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Camera Assisting with film Vs. Digital


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#1 James Malamatinas

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Posted 02 July 2011 - 08:15 AM

Hi,

I have been given my first opporunity to work on a film (rather than digitial) produciton tomorrow as the 2nd AC. Although I have AC'd for a while now it has until now only been on digital so I wanted to get some advice on the main differances and things that I may need to differently, or things I won't have done with digital.

I should point out that I won't necessarily actually be loading, I have only done this in a test room thus far and the production is short on stock so they haven't said that I will actually have to load, my role will be more assisting the first AC. There may however be time to try loading in the morning if everything is not too rushed.

I'm slightly concerned about:

- Camera reporting and keeping accurate notes on each shot. With digital I've noticed this isn't a common request these days and people skip reporting quite often.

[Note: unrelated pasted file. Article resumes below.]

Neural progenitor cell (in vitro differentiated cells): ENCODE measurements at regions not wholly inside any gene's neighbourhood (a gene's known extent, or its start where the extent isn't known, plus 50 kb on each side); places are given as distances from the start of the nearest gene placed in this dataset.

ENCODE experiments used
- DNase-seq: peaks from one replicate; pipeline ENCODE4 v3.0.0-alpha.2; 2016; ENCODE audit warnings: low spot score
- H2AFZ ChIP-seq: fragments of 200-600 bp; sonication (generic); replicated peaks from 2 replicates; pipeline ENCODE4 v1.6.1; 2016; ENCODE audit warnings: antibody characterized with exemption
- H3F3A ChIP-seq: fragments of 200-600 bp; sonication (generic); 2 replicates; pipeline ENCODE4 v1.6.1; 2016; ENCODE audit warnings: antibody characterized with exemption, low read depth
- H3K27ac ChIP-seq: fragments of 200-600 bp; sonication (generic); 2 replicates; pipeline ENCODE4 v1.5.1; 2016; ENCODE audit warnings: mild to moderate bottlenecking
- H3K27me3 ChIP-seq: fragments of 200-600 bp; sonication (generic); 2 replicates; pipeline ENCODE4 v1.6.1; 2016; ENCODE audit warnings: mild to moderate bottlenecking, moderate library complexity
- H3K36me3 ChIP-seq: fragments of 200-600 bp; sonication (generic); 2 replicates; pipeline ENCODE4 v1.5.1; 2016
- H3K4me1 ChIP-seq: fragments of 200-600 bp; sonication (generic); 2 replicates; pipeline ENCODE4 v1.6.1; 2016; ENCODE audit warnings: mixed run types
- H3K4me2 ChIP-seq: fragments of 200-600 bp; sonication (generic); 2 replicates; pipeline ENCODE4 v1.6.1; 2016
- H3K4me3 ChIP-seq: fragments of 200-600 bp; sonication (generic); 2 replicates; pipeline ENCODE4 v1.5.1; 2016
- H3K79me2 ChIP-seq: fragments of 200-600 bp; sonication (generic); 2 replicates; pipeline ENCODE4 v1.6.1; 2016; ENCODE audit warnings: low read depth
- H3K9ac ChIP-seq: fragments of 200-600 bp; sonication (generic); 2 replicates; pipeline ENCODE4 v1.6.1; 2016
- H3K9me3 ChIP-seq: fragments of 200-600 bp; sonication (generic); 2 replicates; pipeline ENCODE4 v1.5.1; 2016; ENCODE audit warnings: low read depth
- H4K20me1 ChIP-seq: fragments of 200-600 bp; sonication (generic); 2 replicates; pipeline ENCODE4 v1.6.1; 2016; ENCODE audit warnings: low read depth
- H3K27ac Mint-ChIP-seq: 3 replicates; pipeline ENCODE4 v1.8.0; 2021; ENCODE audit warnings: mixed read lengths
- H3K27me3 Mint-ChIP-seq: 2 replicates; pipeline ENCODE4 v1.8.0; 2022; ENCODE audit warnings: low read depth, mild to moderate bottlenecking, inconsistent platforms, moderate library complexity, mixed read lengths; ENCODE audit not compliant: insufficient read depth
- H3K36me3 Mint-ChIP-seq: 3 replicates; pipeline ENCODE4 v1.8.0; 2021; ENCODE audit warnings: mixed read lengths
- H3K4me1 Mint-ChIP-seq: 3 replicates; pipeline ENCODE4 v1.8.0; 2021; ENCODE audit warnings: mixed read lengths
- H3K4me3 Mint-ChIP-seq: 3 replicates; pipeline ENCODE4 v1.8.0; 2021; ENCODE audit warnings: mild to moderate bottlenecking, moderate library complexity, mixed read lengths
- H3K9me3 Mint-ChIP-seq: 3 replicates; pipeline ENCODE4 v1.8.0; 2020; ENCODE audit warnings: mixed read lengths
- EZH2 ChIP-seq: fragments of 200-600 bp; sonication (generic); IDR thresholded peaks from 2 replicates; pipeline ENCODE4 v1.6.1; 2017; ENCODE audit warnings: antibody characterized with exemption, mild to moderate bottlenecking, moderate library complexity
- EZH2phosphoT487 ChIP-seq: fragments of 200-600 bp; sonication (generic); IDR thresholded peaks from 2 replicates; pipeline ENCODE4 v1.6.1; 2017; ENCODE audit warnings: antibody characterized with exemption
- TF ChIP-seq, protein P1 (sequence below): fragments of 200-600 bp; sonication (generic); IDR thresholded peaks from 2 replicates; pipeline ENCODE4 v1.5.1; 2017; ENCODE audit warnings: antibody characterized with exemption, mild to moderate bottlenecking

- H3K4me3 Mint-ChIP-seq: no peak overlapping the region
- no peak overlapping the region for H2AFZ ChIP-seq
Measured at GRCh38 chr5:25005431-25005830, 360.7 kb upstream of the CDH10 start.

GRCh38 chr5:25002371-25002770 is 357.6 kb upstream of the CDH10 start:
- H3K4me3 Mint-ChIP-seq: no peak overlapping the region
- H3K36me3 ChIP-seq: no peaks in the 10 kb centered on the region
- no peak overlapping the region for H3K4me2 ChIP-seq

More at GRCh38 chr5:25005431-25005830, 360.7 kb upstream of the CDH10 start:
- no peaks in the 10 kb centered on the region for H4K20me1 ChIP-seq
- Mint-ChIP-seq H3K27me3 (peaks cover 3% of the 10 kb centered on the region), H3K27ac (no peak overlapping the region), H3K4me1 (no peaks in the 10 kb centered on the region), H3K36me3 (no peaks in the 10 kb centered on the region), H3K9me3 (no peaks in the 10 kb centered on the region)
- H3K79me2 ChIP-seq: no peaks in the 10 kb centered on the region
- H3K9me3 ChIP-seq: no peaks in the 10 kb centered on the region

- Marking up film cans correctly, processing sheets and so forth
- Slating; is there a different procedure with film at all, or are there any additions you might need to make to a clapperboard which are film specific (similar to PU, AFS or MOS) ?

I have worked as a runner on a film production before so I have some idea on how much more profressional the set exprience is i.e. so as not to waste film stock and so forth. My main concern is making sure I do a good job as 2nd.

The camera is an Arri 435.

Thanks in advance for advice.
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#2 Jonathan Bowerbank

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Posted 02 July 2011 - 10:33 PM

Bring up all your concerns with your 1st AC. He/She will answer any question you have, how you should work, how he/she works, whether you're doing reports or not and what to do with exposed footage, etc.
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#3 Stephen Williams

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Posted 03 July 2011 - 04:48 AM